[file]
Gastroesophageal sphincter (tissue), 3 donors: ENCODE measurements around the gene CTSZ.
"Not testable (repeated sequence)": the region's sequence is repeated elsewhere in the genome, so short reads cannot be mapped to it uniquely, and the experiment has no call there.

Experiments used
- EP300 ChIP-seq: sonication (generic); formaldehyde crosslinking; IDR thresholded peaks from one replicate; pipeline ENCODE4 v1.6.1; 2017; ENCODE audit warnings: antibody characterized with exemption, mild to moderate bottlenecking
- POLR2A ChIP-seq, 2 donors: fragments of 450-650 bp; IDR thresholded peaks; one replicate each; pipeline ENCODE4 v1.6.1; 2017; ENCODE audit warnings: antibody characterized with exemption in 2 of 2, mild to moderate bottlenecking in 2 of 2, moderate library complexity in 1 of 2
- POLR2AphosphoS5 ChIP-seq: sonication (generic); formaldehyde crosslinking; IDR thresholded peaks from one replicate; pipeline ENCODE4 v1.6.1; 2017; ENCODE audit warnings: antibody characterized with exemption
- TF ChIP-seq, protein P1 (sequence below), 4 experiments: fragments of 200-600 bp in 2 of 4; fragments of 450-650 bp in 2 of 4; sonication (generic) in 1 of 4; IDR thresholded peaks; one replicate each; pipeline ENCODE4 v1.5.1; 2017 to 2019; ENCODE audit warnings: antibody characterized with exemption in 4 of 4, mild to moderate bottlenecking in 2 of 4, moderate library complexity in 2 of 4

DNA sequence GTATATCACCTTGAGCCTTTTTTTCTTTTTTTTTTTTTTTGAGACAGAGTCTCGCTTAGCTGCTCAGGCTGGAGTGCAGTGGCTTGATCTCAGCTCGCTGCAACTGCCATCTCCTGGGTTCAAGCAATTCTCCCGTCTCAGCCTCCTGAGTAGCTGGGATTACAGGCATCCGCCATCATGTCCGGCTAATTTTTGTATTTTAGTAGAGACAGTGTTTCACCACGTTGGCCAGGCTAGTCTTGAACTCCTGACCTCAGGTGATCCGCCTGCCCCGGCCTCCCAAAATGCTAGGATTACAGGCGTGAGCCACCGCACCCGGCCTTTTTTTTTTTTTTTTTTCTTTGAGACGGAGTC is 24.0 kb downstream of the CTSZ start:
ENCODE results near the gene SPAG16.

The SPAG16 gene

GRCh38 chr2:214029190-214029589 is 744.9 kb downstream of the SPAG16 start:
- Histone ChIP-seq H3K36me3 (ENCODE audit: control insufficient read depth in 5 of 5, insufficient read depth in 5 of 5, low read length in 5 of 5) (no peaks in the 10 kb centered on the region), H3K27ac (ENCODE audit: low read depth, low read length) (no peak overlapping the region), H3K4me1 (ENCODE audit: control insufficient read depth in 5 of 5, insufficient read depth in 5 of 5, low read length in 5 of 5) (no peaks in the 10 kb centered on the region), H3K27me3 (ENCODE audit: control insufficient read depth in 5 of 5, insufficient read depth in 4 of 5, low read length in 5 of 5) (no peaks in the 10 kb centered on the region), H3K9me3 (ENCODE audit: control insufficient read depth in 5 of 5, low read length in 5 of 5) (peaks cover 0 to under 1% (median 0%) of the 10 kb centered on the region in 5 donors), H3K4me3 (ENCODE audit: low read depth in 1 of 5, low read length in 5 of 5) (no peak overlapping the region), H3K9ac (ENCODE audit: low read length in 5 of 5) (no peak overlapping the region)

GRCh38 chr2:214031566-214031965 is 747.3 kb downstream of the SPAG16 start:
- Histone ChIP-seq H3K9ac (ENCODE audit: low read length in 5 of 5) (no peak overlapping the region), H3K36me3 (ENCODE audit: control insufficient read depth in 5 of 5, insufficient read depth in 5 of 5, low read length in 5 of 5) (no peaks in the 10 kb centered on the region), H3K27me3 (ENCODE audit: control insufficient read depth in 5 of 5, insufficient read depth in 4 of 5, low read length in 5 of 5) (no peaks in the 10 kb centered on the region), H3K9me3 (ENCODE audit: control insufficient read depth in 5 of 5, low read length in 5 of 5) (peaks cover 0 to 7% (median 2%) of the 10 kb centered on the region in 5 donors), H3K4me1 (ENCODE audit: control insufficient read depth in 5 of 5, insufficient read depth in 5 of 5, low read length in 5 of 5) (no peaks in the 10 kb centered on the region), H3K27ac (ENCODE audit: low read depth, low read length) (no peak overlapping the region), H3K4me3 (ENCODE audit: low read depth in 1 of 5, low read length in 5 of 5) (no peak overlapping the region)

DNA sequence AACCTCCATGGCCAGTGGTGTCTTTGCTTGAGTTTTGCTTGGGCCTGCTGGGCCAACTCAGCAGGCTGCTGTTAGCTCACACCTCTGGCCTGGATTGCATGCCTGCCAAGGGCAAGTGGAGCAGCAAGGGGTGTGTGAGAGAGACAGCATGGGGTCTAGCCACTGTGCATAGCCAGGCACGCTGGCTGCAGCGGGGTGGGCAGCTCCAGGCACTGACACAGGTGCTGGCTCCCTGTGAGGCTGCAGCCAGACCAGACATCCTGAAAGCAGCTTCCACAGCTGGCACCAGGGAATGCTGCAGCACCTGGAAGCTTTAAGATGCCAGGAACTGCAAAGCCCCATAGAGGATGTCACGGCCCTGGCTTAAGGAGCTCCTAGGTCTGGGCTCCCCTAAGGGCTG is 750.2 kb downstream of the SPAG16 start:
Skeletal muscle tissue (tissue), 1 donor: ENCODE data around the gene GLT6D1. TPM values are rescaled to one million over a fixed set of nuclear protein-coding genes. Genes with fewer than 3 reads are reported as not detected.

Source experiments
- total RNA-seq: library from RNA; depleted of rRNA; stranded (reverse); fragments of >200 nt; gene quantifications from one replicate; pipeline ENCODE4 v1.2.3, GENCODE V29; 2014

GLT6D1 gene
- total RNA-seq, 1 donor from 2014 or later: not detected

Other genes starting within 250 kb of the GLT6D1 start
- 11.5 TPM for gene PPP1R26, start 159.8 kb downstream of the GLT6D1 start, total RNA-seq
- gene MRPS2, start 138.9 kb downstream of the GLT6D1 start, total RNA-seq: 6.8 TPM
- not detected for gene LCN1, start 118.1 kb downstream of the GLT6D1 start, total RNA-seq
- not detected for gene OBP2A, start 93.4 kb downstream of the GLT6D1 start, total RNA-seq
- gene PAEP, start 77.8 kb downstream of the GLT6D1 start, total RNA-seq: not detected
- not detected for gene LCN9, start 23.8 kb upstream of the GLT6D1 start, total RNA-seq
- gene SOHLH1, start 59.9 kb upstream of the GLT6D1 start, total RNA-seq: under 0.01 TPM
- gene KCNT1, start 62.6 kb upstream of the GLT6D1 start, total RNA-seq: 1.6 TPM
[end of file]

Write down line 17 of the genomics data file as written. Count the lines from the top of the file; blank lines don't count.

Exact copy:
Source experiments